My Aunt Rose Ann used to call me Miss Piggy when I was a baby. She used to bring me toys every time she visited until my mom asked her to stop. My mom said that it would make me expect to get a present every time I saw her.
My Aunt Rose Ann was Catholic — converted like my mom — and I used to tell her about all the things that I learned about Jesus at school. I remember whispering to her in the back bedroom so my Bubbie wouldn’t overhear (she did not love Jesus).
Aunt Rose Ann used to take me places — to the bowling alley, the zoo, here and there. She was fun, and I always knew that she loved me a lot.
But Aunt Rose Ann wasn’t perfect. She was very sick. She was schizophrenic. She didn’t work, never married, never had kids of her own. She lived upstairs from my Bubbie, and later moved in with her.
My mom did not keep my aunt’s illness a secret from me, but she didn’t give me many details, either. I know that when my aunt first showed signs of mental illness, she was studying medicine at college. She had a breakdown and wandered outside, naked. Note that naked will always, on some level, equal crazy for me.
But the time I was on the scene, her symptoms were under control. I only remember one time that Aunt Rose Ann had a psychotic episode. Honestly, it was no biggie. She didn’t do anything scary in my presence. Except this: My mom offered her my room while she adjusted to her new meds. I was maybe four years old, and I remember it like it just happened. Fuck, I wanted my room back.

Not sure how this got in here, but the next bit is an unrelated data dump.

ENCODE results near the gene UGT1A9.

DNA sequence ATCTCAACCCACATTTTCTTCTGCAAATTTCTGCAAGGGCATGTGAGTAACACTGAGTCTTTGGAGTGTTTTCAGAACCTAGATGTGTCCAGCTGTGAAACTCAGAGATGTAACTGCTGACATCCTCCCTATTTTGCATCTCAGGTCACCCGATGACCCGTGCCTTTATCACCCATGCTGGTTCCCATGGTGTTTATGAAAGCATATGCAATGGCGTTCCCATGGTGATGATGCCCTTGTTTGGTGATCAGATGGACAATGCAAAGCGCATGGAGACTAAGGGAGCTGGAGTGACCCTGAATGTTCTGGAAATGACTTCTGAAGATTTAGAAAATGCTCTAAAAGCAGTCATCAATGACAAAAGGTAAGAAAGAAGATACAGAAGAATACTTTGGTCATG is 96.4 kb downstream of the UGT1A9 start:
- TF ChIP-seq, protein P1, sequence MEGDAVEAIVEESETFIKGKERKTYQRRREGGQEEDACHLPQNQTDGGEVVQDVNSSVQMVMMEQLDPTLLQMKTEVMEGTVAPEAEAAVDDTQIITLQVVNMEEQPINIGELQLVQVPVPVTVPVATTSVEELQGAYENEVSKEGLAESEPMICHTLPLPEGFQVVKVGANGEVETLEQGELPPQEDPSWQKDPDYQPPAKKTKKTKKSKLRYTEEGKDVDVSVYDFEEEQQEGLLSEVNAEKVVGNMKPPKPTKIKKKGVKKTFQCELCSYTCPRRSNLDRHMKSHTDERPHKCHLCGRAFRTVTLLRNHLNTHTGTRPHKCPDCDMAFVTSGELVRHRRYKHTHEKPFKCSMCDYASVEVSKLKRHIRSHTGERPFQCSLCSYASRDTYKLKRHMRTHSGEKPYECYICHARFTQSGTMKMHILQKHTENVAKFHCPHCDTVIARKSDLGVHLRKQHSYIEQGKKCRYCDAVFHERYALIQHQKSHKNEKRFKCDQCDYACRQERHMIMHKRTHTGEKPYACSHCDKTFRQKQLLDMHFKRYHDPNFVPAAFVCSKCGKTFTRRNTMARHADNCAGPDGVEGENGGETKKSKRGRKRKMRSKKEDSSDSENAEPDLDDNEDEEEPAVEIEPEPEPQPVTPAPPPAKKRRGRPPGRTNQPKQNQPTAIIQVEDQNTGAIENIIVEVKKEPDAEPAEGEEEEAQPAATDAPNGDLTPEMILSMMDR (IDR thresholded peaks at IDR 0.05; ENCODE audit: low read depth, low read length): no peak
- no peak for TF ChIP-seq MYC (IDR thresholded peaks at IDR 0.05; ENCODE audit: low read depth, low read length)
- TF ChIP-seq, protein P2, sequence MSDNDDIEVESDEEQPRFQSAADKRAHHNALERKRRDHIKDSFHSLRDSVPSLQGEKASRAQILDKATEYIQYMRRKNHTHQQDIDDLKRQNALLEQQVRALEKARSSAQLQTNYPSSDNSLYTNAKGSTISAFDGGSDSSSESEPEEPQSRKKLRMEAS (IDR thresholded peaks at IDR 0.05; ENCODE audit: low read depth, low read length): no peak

Days passed and my aunt didn’t emerge. She slept in my bed, haunting my room forever more. I cried to my mom, who did nothing. What could she do? She needed to look after her little sister. Finally, at long last, my aunt emerged from my room, adjusted and refreshed. I’m sure that she thanked me. I’m also sure that she had no idea how she had planted those seeds within me. I would never be crazy.
I never let anyone else sleep in my kids’ beds. Ever. Go ahead, call me superstitious.